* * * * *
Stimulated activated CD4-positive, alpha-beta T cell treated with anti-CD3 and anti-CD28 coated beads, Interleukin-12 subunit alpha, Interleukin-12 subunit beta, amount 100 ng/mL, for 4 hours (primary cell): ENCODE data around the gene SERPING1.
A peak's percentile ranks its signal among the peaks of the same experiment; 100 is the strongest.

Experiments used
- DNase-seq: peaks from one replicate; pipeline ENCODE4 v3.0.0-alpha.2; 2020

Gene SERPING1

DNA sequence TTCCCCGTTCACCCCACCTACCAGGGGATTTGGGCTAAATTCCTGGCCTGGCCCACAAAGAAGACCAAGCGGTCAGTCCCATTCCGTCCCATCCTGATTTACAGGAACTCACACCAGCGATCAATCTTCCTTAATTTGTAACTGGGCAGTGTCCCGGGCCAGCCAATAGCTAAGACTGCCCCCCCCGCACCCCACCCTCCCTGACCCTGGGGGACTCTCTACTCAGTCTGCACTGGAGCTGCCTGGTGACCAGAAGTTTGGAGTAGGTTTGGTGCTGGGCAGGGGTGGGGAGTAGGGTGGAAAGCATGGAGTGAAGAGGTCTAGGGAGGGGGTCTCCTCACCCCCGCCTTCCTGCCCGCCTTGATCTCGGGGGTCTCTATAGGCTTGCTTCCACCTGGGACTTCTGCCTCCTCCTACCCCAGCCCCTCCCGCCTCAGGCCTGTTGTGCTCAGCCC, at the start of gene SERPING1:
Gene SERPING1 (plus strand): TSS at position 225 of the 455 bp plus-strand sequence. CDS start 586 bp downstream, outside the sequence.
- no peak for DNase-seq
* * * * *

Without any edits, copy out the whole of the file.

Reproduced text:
Stimulated activated CD4-positive, alpha-beta T cell treated with anti-CD3 and anti-CD28 coated beads, Interleukin-12 subunit alpha, Interleukin-12 subunit beta, amount 100 ng/mL, for 4 hours (primary cell): ENCODE data around the gene SERPING1.
A peak's percentile ranks its signal among the peaks of the same experiment; 100 is the strongest.

Experiments used
- DNase-seq: peaks from one replicate; pipeline ENCODE4 v3.0.0-alpha.2; 2020

Gene SERPING1

DNA sequence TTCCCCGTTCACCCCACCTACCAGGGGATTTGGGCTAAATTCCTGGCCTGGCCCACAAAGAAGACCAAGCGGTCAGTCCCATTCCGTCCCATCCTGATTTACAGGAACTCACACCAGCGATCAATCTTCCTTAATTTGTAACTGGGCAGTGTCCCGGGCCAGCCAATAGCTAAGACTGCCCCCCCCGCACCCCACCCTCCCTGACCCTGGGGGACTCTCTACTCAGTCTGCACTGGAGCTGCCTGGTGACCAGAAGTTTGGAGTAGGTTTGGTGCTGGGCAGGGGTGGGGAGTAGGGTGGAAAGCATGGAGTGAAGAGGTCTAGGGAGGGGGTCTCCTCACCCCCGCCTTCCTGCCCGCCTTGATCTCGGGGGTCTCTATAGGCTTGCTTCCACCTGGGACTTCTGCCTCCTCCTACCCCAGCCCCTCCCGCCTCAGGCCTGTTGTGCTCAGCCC, at the start of gene SERPING1:
Gene SERPING1 (plus strand): TSS at position 225 of the 455 bp plus-strand sequence. CDS start 586 bp downstream, outside the sequence.
- no peak for DNase-seq